- Heart problems, such as cardiomyopathy and arrhythmias
- High blood pressure
- Suffering from a stroke
- Liver problems, such as cirrhosis or alcoholic hepatitis
- Cancer of the mouth, throat, liver and esophagus
- A weakened immune system
Your health is important. Every drink you consume brings you closer to any one of the issues on this list.
There are other devastating consequences of drinking alcohol excessively, as well. When you drink too much alcohol you may:
- Become very confused
- Make poor decisions
- Experience slurred speech
- Experience reduced inhibitions
- Have memory problems
- Fall into a coma
- Having breathing problems
- Get into a car accident if you decide to drive
- Participate in risky behaviors
- Become violent
There are just so many risks associated with drinking too much alcohol. It's possible that you have even experienced one or more of these in the past. If you have, it's so important for you to stop drinking.
How to Help a Loved One Who is an Alcoholic
If you have a loved one who is an alcoholic, your heart probably breaks for that person. Alcoholism can be a hard topic to bring up with someone you love.
Even so, it's important to talk about the problem. You should be aware that discussing alcoholism with an alcoholic is likely to be met with defensiveness.
Your family member may become angry, and even refuse to talk with you about it.
When you bring it up, be prepared with research. Talk about the effects of alcoholism, and state the fact that you're concerned. If nothing changes, you may want to consider an intervention as your next step.
Sometimes those loved ones battling alcoholism are teenagers. Far too many parents have to deal with this problem under their own roofs. If this is your situation, it's important that you know what to do.
It might help you to follow these guidelines:
- Be clear about the rules and consequences of drinking
- Find ways to monitor your teen's activity
- Encourage and expose your teen to other, healthier activities and hobbies
- Talk to your teen about underlying issues that may be causing them to drink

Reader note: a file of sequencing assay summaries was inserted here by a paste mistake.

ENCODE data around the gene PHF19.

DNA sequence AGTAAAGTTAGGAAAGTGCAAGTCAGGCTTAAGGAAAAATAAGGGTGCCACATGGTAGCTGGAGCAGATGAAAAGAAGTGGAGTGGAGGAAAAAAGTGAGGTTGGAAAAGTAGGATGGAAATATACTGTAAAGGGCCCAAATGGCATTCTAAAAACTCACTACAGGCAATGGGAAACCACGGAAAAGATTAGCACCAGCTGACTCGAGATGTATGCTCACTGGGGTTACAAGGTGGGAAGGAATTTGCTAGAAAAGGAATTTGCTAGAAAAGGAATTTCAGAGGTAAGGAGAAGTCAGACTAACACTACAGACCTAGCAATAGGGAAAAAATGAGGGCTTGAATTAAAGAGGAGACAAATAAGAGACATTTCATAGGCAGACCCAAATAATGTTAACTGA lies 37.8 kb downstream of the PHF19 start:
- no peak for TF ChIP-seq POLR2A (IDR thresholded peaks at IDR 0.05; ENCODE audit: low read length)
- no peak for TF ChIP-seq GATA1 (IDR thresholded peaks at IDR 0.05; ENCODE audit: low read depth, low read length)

- Get help from an outside resource who can advise you on your specific problem
Alcoholics should never stop drinking on their own. Alcohol is a powerful drug that is often misunderstood. If you are an alcoholic, your body has gotten used to having alcohol regularly. This means that you will go through withdrawal when you stop drinking.
You may think that you know exactly what alcohol withdrawal is. However, it is much worse than what you experience when you wake up in the morning. Alcohol withdrawal can be dangerous, and it can have devastating, and even fatal consequences.
Understanding Alcohol Withdrawal Symptoms
When you stop drinking, alcohol withdrawal symptoms can begin very quickly. On average it takes between six and twelve hours to begin feeling the effects of withdrawal.
Some common alcohol withdrawal symptoms you may experience include:
- Feeling anxious or nervous
- Shakiness or tremors in your hands
- Excessive sweating
- Feeling nauseous and vomiting
- Insomnia and other sleep problems
- Symptoms of depression
- Painful headaches
- Feeling tired all the time
Some people experience even worse alcohol withdrawal than those symptoms listed above. It's possible that you could also be at risk for developing delirium tremens.
Alcoholism and the Risk of Delirium Tremens
Delirium tremens is a condition that can occur when you stop drinking alcohol. Some people are more at risk for DTs than others.
You might be at risk for DTs if you:
- Have been drinking alcohol excessively for ten years or more
- Have gone through alcohol withdrawal before
- Are an alcoholic who has suffered a head injury in the past
- Don't eat enough food when you stop drinking
- Drink a large amount of alcohol in excess for a period of several months
The symptoms of delirium tremens can begin very abruptly, and without warning. They usually start within 96 hours. However, they have been done to begin as long as 10 days after the last drink.
Some common symptoms of delirium tremens include:
- Experiencing delirium, or sudden confusion
- Having tremors throughout your body
- Abrupt mental changes
- Feeling the need to sleep for long periods
- Experiencing hallucinations (visual, auditory or tactile)
- Being very sensitive to light, touch and sounds
The DTs is an emergency situation. If you experience them, getting medical help immediately is crucial. Delirium tremens can become fatal if not treated right away.
How is Alcohol Addiction Treated?
After going over this information, you may have found that you're an alcoholic. If you are, alcoholism treatment is essential for you to stop drinking safely.
Alcohol addiction is treated first by going through alcohol detox. This is a process that will help to calm your withdrawal symptoms. It may even help you avoid going through the DTs.
After alcohol detox, a period of alcohol rehab is needed. This will help you to recover from the psychological part of your addiction.
Do you have additional questions about alcohol abuse or alcoholism? Contact us.